After writing about My Beautiful Mother yesterday, it might be a good idea to write about The Other Mother. In a hat. The one she made herself without following the pattern.
I don't want anybody to get the fluffy notion CZ romanticizes all woman or believes all women should avoid plastic surgery. In rare cases, plastic surgery is a good idea. If the government is serious about protecting the public like they say they are, taxpayer monies ought be allocated for special cases of national insecurity. Like the Other Mother. The one who pretends she's beautiful when she's not. The one who eats children for breakfast and expects to be glorified for her martyrdom. After all, she had to stoke her own fire, wash the pan and peel the onions herself.
All kidding aside (and yes, it's been a rude awakening to find out women are just as aggressive, needy, manipulating and narcissistic as any maN could ever be), people are reluctant to talk about women who are narcissistic, nasty and vile enough that their children never feel good enough, pretty enough, or smart enough to earn the love only a mother can 'give'. But 'giving' she is not...only faking and taking and soul-breaking.
I knew a mother like this and it makes me shudder just remembering what it was like for my friend who was forced to give her mama flowers after church on Mother's Day. I felt for her and even though I couldn't fathom what she was experiencing, I knew what I was feeling. Like ripping the petals off the geranium and throwing it in her mother's lap. But what did my friend do?? She kindly gave her mama flowers and acted as if their relationship was perfectly normal. Which it was NOT.
I figure most of us can remember certain mothers if we think about our childhoods and all the friends we had growing up. Even if our mother was not narcissistic, there were at least one or two in every group who had the 'other mother' and lacked words to describe invalidation. So maybe writing about The Other Mother is still better late than never. It alleviates my sadness for not knowing how to tell my friend her mother was terrible. It's hard when we learn about pathological narcissism and connect-the-dots to friends who were isolated with crazy pareNts who could not get outside themselves long enough to see a child, not an object. I may have lacked adequate words and understanding when I was ten years old. But I don't lack for words now.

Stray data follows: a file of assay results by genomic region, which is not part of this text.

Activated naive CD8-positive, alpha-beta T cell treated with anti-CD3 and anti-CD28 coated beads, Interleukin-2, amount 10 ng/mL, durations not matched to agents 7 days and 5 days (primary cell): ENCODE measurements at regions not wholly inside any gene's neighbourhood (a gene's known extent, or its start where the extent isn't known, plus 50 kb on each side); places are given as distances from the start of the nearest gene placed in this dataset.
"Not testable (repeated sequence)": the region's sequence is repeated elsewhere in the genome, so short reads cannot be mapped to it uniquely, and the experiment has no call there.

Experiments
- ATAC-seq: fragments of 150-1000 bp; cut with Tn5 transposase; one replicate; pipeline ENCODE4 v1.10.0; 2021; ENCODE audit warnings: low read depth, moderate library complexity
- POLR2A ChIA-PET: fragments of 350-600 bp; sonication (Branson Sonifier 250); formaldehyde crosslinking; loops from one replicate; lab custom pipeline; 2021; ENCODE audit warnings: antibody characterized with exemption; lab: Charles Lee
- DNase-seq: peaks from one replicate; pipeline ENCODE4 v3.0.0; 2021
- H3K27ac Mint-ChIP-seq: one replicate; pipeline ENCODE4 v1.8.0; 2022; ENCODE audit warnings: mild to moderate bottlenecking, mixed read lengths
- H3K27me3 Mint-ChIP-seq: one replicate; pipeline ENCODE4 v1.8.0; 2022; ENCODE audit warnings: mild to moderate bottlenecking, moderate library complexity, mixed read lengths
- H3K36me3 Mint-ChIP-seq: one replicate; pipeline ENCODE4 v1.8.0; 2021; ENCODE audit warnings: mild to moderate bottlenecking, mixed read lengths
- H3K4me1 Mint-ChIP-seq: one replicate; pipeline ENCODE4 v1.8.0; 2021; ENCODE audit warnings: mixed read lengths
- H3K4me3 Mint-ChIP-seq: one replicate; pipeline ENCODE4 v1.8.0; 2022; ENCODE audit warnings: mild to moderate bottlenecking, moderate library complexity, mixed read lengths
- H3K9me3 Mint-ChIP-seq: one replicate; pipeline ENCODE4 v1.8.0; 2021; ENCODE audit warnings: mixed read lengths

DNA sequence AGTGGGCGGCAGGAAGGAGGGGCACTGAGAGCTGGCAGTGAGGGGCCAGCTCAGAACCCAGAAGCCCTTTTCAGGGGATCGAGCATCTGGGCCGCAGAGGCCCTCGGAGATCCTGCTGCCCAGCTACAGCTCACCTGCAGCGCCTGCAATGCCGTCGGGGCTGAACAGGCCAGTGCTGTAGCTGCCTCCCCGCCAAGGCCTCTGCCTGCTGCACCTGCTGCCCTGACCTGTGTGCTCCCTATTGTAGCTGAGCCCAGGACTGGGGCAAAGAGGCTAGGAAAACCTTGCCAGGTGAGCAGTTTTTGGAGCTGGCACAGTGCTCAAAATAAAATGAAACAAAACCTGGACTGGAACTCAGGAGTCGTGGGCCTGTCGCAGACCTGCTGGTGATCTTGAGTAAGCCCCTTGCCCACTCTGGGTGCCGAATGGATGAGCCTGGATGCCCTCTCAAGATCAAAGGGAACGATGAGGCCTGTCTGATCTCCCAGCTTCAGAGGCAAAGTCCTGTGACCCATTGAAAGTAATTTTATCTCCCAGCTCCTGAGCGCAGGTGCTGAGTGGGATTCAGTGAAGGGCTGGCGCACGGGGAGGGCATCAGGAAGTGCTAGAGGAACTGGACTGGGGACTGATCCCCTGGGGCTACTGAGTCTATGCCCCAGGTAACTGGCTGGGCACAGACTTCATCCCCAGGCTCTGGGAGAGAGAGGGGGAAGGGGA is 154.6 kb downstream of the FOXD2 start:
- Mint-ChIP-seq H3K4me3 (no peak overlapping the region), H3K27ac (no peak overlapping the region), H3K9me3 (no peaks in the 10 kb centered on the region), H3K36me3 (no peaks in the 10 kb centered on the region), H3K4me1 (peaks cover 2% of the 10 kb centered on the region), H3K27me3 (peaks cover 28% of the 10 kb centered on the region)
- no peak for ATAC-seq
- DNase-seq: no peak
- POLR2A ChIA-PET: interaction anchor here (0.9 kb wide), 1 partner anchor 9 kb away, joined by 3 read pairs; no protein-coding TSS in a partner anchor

Anna Valerious's blog, Narcissists Suck, focuses on the Narcissistic Mother. It's not a comfortable read because saying bad things about mamas is a social no-no. Especially in a culture revering motherhood as a glorified status of irreproachable sanctity. The child ought not be earning mother's love. The mother ought be earning her status as mother; but parenting roles are reversed in narcissistic families and the child is expected to pareNt the mother.
"If you can allow yourself to admit when another person is dangerous or destructive...then accepting they are what they are is essential if you are going to ever be able to protect yourself from them." ~Anna Valerious
Important words that sound easy but they aren't. Breaking social taboos hindering our ability to see reality as it is, can be a gut-wrenching exercise conquering fears we don't even know are making us easy targets for the narcissist's refuse. Anna will always be able to say this better than myself since my mother is not a narcissist. But what sets The Other Mother apart to me, is her inability to see her children as human beings. Not objects, not competition, not puppets to be manipulated for a grand presentation with Mama bowing to public applause. We can thank her for sacrificing nine months of her life and going through that gawd-awful labor but being called Mother is a title she must earn. I know this because my kids made me earn every mother's day card they ever gave me. Labor pales in comparison to the work of mothering.
By the way, there's an insightful article on the web that's well-worth reading. The author lists 25 Characteristics of Narcissistic Mothers. "The Destructive Narcissistic Parent creates a child that only exists to be an extension of her self. It's about secret things. It's about body language. It's about disapproving glances. It's about vocal tone. It's very intimate. And it's very powerful. It's part of who the child is."